For one photographer, making art is all in a day's work
II Photo and story by Cathie Archbould II
If you're a regular reader of this magazine--or, for that matter, any other northern Canadian magazine, newspaper, blog, or billboard--chances are you've seen Cathie Archbould’s work. The versatile photographer has been shooting northern imagery since 1991, starting her career with the Yukon News. After taking a brief break in the South, where she freelanced for local, national, and international publications, Archbould felt the Yukon calling her home, and, in 1995, she returned to work as a news and features photographer for the Whitehorse Star.
Despite being an avid outdoors enthusiast, Archbould found she gravitated more towards industrial photography than the Yukon's admittedly stunning landscapes. Her eagerness for photographing Yukoners at work--combined with her keen eye and willingness to travel to the most remote corners of the territory--won her a number of high-profile freelance clients, and so, in 2000, she decided to strike out on her own. Since then, she's become one of the most in-demand photographers in the North, with an impressive roster of clients that includes large mining outfits, marketing companies, the federal and territorial governments, Yukon Energy, Yukon College, Whitehorse Hospital, and a host of privately owned Yukon businesses.
On any given day, this Whitehorse-based shutterbug might be shooting from the open window of a fixed-wing plane, descending below ground to snap workers at a hydro construction project, bundling up to snap an empty street at –50°C, corralling camera-shy students into a group photo, or accompanying a local tour operator on a backcountry adventure, lugging along a host of lenses and lighting rigs. In fact, it's fair to say few people have seen as much of the Yukon as Cathie Archbould. Here, she shares with us the stories behind her favourite shots from her career, with tips and tricks to finding amazing images in the strangest places.
Faro Mine complex
“This photo was taken when I was hired for a couple of days by the government for a mine-monitoring project. It was fall, and the colours were beautiful. I get to go to places that aren't vehicle accessible, and that's spectacular. It expands my sense of the Yukon--the big spaces--once I get up there and see range after range after range after range, and no cabins and nobody out there. It can only expand your sense of space.”
Mining exploration camp
Brewery Creek, 2010
“This was shot during a week spent shooting exploration camps last summer. All I was doing was image gathering
for my client, creating a photo library of their camps. This is a geologist analyzing a chip that they had dug up. I've taken a lot of mining images, but I really like this one because I feel it shows what mining is all about: finding the chip, examining it, and hoping it leads you to the motherlode. It is exploration. I think what motivates the people that hire me to go into these places is that constant search for the motherlode--that gold fever, always in search of the next big rush. I've been out to sites where they were bringing out a lot of gold, and after hanging out there for a few days, doing close up work, being surrounded by gold, I totally caught a glimpse of gold fever. I definitely saw a glimpse of it in myself. It’s like hunting for the image--what can we make, what's the angle here? Taking everything you're given and trying to make something out of it. And that's exciting.”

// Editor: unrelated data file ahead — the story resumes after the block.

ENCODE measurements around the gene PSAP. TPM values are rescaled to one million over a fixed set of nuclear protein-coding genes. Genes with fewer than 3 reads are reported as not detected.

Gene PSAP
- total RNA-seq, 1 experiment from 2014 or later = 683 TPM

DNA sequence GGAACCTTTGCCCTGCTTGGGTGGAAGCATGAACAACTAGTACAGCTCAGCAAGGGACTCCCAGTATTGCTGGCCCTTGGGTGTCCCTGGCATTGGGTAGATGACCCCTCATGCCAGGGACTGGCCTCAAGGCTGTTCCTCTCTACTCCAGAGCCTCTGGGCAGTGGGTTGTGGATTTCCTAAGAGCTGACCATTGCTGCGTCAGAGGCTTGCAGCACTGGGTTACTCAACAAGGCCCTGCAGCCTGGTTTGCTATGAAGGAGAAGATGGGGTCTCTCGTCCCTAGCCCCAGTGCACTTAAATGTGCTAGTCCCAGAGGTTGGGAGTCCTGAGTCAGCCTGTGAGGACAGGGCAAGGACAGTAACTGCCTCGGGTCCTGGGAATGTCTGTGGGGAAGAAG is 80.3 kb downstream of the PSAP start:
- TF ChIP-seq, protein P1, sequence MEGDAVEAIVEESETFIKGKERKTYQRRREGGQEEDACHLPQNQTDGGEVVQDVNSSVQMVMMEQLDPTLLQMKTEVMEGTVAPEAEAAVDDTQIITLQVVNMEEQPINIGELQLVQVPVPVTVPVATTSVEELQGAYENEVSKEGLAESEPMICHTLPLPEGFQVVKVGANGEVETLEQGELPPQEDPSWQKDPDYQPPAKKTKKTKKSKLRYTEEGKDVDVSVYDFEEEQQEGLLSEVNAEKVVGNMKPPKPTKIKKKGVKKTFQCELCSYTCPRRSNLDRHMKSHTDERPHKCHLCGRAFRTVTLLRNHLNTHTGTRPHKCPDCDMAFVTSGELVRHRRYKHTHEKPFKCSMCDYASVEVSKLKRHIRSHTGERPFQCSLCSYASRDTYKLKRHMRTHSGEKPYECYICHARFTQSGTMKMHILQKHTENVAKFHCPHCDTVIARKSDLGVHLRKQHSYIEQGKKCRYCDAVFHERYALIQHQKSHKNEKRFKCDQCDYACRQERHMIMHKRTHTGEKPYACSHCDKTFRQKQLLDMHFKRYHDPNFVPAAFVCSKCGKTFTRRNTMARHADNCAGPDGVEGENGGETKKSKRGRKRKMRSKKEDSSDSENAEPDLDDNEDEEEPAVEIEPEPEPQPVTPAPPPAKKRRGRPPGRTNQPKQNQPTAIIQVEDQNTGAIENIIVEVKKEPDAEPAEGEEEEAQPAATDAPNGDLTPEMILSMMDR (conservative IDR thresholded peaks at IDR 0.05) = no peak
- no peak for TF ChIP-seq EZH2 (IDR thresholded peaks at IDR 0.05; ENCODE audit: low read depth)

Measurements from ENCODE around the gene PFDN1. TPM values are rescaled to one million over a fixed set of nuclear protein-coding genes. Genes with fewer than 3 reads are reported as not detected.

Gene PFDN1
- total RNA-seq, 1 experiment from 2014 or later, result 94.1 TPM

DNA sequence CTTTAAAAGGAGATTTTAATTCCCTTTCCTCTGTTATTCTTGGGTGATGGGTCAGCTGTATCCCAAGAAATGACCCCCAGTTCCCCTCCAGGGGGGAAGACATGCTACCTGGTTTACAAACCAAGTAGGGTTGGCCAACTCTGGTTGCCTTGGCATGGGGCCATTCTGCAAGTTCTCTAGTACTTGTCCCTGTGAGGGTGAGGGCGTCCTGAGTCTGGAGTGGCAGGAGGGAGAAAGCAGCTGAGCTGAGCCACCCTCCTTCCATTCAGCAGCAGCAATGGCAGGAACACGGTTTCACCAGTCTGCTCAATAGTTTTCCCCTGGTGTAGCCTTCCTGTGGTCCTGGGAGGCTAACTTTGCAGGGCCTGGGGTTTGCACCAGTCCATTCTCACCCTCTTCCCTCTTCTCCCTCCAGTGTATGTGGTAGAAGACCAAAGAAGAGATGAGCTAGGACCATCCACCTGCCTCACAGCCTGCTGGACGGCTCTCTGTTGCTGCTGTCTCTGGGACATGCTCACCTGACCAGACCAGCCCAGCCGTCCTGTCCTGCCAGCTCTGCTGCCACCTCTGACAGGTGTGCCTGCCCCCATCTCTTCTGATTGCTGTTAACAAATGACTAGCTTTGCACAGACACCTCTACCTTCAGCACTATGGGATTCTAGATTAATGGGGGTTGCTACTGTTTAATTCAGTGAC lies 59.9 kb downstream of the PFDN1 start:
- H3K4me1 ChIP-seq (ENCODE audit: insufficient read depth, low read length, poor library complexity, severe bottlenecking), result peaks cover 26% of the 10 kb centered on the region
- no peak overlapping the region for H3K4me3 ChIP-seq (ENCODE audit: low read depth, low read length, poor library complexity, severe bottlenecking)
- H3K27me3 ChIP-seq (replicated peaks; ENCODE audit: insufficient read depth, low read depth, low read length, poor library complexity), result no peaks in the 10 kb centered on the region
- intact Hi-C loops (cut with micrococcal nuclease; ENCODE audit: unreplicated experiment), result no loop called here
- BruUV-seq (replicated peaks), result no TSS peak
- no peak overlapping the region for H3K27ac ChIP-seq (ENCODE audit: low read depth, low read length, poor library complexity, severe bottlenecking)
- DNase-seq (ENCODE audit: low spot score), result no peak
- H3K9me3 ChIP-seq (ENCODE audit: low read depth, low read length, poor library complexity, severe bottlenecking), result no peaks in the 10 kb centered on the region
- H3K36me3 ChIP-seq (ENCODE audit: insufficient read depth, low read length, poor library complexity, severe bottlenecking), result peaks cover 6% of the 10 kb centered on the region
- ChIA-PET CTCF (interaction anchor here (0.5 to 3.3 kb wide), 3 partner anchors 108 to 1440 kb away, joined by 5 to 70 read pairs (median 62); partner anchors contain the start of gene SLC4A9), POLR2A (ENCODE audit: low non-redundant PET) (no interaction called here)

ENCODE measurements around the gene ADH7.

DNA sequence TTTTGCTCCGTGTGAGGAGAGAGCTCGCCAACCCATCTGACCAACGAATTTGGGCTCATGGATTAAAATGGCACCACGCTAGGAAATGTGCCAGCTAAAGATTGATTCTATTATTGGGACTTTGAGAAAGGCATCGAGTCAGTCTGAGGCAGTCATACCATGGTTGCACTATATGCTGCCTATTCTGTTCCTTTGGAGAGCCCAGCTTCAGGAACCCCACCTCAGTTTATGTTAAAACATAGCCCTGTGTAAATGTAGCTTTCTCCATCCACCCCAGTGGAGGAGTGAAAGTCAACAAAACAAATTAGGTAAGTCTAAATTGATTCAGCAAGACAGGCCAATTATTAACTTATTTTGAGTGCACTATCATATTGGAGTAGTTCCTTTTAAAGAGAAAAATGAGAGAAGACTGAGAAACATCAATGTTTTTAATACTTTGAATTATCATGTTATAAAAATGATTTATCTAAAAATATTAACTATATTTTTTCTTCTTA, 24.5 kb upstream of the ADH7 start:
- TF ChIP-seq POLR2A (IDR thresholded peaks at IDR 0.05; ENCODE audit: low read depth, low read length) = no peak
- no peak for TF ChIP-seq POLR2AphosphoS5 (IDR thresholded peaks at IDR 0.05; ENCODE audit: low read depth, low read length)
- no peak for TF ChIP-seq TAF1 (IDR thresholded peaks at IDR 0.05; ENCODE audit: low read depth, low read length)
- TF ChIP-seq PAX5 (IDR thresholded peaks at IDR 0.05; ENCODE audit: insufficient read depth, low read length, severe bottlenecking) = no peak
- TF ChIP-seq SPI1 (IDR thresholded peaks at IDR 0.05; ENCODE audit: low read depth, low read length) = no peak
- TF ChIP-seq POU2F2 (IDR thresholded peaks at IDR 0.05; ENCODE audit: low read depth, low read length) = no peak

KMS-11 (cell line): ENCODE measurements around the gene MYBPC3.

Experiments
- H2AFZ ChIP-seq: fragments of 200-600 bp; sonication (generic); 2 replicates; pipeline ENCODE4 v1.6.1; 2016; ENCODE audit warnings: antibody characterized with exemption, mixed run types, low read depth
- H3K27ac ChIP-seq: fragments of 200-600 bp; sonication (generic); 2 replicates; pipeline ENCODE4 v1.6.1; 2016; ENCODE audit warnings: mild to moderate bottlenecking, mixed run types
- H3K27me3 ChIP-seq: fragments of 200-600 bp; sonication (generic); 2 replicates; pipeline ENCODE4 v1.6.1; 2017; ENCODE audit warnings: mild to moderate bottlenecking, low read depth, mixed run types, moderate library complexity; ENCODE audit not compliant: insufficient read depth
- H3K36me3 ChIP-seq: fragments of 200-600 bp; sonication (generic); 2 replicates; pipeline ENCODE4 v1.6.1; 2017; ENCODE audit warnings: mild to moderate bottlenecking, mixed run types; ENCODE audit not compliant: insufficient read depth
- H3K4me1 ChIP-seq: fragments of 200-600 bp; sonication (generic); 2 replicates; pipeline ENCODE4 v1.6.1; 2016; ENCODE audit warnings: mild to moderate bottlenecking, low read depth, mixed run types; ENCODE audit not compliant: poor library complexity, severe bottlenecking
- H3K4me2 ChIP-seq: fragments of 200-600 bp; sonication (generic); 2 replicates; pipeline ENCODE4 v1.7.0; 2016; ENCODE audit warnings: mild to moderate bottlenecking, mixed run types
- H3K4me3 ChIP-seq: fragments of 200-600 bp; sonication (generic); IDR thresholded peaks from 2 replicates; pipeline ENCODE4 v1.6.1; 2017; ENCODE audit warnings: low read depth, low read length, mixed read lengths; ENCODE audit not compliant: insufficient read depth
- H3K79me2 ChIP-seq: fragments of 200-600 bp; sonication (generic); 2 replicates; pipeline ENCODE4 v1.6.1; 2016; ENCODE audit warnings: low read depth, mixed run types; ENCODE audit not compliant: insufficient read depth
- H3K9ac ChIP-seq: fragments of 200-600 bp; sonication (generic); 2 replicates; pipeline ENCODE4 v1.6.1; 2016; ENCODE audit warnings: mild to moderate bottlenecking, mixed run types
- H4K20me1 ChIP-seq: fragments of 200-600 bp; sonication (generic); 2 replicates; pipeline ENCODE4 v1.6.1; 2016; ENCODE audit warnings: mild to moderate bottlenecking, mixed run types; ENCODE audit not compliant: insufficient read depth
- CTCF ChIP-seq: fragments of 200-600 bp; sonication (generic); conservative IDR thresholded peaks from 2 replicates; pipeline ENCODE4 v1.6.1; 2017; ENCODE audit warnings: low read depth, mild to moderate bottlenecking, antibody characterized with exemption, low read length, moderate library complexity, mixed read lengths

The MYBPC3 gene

“This was another shoot for Yukon Energy, a long-term client of mine. It was one of those situations where you went up for one thing, but end up with something else that’s fantastic. I was supposed to photograph a framework being erected for an addition to an existing building. The crane had been waylaid, so for all intents and purposes the shoot was a bust. Nothing was happening. Then the manager or the foreman, said, 'Hey, do you want to see what's happening underground? We're digging out the tunnel for the new waterway.’ And I said, 'Sure!’ He took me to this elevator and we got in. We just kept going down and down, and then he said to me, 'Right about now we're 19 floors underground.’ We popped out in this amazing cavern that was huge ceilings, well-lit--just gorgeous. Of course I took photos. I had flashes and a whole series of lighting equipment, but they had already rigged up all the lighting you can see in the picture. I wanted to add a different element, so I had the guy there shine his flashlight up to the cavern roof. There was an emergency exit a few floors up, which you had to get into the elevator and go up to. But supposedly you could float a small zodiac from inside and out onto a small river.”
Wind turbine instillation
Haeckel Hill, 2000
“I was hired by Yukon Energy to follow the pieces that made up that turbine all the way from Skagway, where the sections arrived by boat. There were a number of days of putting this puzzle together. It was a long shoot! This image is of the stalk of the windmill. You can go up the middle of it, which is how those guys got up there. They’re waiting for the next piece to be lowered down. Each section is delicately put in place, and those guys guide it in so it fits perfectly.
I think this shot was the moment where I realized that these location shoots or industrial shoots could be more than just documenting the process--that you could actually create art or feature pics out of this. Having worked all those years for newspapers, you spend a lot of time looking for feature pics, and so I started to do that on these shoots--just looking for the moment. I was shooting slides back then, and not digital, so it was really when I got the slides developed that I knew I had something special." Y